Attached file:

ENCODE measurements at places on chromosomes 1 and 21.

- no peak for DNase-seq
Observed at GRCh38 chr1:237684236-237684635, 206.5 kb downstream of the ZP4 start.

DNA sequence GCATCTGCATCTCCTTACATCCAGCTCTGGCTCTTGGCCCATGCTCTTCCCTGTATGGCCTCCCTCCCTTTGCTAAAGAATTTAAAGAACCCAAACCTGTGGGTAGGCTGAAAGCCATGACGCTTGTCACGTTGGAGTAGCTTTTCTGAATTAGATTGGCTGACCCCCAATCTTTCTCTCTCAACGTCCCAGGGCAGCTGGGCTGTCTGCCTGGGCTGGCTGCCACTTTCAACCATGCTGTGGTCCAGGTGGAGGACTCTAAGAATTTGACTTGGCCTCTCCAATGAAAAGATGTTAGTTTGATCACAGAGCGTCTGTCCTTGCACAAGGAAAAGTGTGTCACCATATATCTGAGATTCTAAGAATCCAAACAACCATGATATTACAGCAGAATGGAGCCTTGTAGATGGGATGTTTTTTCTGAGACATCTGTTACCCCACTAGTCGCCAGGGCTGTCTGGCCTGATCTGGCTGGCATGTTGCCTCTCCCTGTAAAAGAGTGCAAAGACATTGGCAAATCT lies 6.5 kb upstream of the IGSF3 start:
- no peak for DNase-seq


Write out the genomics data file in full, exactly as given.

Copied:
ENCODE measurements at places on chromosomes 1 and 21.

- no peak for DNase-seq
Observed at GRCh38 chr1:237684236-237684635, 206.5 kb downstream of the ZP4 start.

DNA sequence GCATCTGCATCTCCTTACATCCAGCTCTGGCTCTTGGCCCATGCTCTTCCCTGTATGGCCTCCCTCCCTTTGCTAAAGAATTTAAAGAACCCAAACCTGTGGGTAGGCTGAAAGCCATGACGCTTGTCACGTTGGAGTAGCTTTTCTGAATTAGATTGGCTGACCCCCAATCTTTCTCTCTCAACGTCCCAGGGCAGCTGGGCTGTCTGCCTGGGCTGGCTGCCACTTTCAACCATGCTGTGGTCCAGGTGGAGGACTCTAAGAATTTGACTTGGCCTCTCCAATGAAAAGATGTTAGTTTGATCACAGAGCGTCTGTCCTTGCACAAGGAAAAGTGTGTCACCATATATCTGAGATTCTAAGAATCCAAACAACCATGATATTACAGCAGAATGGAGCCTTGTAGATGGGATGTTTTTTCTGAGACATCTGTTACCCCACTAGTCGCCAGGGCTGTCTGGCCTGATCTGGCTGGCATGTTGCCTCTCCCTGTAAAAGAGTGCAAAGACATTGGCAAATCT lies 6.5 kb upstream of the IGSF3 start:
- no peak for DNase-seq